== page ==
While the lines looked exotic, underneath the chassis and drivetrain were borrowed straight from the more pedestrian Neue Klasse sedans. Power came from the venerable 2.0 inline-4 M10 fed by twin Solex carbs. The CS had the higher compression (9.3:1) 120 horsepower version, while the C and CA made due with 100. This was still a huge step for BMW, who lacked the capability to produce the complex body structure on its normal assembly lines. As a result, like its successors the E9 and early E24 models, the 2000C, CA and CS Coupes would be produced by Karmann in OsnabrÃ¼ck. A total of approximately 13,691 were produced between its 1965 launch and the takeover of the 2800CS introduction in 1968.
So, they’re old, a bit quirky-looking by BMW standards, and rare. That certainly makes for the potential for a collector car! And this one is claimed to be a mostly original survivor, to boot:
Update 3/15/19: No surprise, this Golf Ryder is down in ask from $16,500 in January to $12,500 today. Heading in the right direction….
In Tuesday’s post about the GTI 20th Anniversary Edition, I mentioned that often the U.S. was left out of the special model production cycle. That was very true for the many limited editions of every generation of Golf. Of course, we did get some special Golfs – the Wolfsburg Edition being the best known, but there was also the Mk.2 Golf GT and, of course, the Harlequin, Trek and K2 models for the third generation. But with clever names like the ‘Driver’, ‘Match’ and the myriad of band-themed Mk.3 Golfs, most were left in Europe. One other model which was a bit of a head-scratcher was the ‘Ryder’.
Of course, Google ‘Golf Ryder’ and you’ll get all sorts of information about Tiger Woods. While the Driver was, like the Golf GT, a de-contented GTI, the Ryder was more confusing. In Mk.2 guise, it got the 4-headlight setup of the GTI, but little else. It had a 1.3 inline-4 barely motivating it, and came to market with steel wheels and manual everything. It did have a special diagonal stripe black interior and a sunroof, but otherwise the only thing you got were badges. They really were playing into the theme that, if you were a driver, you got the more driver-oriented ‘Driver’ model apparently. This was more for people who just wanted a ride in some sort of transportation.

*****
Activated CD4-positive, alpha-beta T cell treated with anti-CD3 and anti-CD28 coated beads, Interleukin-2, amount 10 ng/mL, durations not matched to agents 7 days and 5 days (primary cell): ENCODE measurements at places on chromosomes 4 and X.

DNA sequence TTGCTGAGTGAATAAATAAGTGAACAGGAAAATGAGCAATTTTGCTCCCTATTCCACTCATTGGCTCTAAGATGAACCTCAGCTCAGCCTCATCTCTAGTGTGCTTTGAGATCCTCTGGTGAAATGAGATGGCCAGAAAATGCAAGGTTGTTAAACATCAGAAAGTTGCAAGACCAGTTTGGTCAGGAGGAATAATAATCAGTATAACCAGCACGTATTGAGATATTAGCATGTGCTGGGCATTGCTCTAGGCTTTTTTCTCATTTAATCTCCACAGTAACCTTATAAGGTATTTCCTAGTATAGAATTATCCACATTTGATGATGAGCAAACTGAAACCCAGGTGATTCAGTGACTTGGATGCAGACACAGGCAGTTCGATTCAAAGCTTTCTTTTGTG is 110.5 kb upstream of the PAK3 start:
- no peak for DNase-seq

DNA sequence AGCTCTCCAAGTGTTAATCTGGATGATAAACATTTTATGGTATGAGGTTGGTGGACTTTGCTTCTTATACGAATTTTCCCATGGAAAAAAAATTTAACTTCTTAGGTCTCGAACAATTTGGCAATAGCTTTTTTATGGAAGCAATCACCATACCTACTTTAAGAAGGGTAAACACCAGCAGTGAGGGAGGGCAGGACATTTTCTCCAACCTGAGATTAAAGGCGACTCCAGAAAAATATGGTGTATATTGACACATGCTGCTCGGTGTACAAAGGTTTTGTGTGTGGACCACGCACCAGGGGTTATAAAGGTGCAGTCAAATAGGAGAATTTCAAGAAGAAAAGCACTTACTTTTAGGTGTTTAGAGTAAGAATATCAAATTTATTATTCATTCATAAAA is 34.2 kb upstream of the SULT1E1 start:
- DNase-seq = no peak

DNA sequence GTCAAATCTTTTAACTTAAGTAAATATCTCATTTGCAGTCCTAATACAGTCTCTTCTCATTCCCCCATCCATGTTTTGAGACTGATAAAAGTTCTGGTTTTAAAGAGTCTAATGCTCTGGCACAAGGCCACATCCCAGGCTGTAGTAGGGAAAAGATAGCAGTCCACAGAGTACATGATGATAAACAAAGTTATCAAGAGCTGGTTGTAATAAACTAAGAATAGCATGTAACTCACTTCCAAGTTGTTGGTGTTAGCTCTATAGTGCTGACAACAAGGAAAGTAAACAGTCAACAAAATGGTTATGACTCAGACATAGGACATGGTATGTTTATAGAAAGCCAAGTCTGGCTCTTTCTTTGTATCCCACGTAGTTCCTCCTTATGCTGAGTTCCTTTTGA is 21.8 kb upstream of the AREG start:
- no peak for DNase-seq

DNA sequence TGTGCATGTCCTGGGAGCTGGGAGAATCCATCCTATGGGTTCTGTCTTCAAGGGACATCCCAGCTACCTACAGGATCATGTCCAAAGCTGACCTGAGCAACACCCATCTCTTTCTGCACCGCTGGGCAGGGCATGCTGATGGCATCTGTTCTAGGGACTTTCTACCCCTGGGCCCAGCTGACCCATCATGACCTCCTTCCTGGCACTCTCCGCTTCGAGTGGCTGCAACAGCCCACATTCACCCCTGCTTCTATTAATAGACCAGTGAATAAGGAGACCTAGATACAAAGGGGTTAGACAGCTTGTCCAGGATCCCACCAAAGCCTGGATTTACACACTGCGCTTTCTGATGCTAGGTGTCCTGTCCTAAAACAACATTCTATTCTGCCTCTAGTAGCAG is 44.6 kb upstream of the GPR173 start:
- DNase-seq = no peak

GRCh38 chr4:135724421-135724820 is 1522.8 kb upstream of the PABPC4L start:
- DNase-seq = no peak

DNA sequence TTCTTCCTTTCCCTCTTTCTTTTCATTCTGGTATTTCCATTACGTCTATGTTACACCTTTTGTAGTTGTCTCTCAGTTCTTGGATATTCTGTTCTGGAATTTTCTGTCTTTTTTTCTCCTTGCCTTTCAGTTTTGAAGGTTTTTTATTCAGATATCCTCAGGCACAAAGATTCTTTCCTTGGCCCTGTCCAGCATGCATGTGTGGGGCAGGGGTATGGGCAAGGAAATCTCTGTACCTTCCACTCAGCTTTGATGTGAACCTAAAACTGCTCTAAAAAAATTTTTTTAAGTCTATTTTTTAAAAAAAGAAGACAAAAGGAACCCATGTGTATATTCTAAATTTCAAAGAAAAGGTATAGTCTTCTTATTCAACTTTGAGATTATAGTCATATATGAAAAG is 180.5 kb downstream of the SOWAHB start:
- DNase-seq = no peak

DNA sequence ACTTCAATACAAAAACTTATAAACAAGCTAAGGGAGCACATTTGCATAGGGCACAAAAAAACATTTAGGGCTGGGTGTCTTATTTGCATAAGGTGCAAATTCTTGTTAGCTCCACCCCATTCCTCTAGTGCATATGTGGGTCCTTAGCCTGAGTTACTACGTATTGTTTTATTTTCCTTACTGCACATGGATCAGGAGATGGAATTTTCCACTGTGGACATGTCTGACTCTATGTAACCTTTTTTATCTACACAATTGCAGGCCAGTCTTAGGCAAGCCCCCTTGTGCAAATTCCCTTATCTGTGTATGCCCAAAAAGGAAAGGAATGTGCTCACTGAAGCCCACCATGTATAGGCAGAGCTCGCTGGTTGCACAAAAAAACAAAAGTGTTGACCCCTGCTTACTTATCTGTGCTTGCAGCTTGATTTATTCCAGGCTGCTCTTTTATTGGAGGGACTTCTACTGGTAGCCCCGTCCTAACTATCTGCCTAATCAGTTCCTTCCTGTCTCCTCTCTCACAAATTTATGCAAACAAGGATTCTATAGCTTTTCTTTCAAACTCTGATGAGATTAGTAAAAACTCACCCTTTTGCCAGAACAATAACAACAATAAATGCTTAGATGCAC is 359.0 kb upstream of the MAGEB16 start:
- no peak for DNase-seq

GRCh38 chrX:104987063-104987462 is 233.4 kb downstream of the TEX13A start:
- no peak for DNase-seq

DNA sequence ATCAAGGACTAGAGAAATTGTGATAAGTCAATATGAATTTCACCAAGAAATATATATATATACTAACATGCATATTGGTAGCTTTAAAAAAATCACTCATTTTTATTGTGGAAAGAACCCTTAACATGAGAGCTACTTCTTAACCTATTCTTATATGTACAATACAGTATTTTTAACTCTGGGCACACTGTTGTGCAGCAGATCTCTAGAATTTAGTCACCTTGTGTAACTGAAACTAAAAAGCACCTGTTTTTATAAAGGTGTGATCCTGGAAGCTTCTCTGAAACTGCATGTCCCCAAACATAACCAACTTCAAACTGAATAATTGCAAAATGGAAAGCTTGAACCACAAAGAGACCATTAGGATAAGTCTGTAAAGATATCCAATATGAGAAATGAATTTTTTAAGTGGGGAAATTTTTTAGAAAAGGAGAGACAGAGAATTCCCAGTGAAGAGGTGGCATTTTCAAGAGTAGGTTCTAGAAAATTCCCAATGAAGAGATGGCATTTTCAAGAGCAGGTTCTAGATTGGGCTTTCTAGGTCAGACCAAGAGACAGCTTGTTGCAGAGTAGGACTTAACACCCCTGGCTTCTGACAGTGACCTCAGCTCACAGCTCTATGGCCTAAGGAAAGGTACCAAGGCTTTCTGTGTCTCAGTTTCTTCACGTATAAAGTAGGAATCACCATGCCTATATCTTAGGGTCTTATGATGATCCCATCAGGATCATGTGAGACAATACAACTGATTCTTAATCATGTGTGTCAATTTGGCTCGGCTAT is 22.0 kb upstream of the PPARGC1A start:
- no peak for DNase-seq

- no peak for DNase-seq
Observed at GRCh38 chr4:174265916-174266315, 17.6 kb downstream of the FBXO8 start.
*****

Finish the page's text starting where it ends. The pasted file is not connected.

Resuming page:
For the third generation, the Ryder returned, but again was even a bit more confusing. Displacement was up to a stock 1.4 rated at 59 horsepower (woooooow!) and it was good for a 16.3 second 0-60 time! Gone were the GTI headlights, replaced by the standard single-chamber stock Mk.3 units. Also not present were painted bumpers, and the steel wheels no longer sported the upgraded trim rings from the Mk.2. The Ryder badges did make a reappearance, but the once standard sunroof didn’t. Also not appearing as standard kit was a radio, air conditioning, cruise control, fog lights…in short, this was about as basic of a Golf as you could get. But since we didn’t get them here, it’s neat to check one out – and what must be the best one out there for sale has appeared in Florida:
You don’t have to cast a very wide net to get a needy Porsche 924. Heck, you don’t need to cast a wide net to get a pristine 924, either! That fact alone makes the requisition of a 924 in need of restoration not only financially irresponsible, but downright ludicrous. But there are reasons which sometimes defy common sense and logic.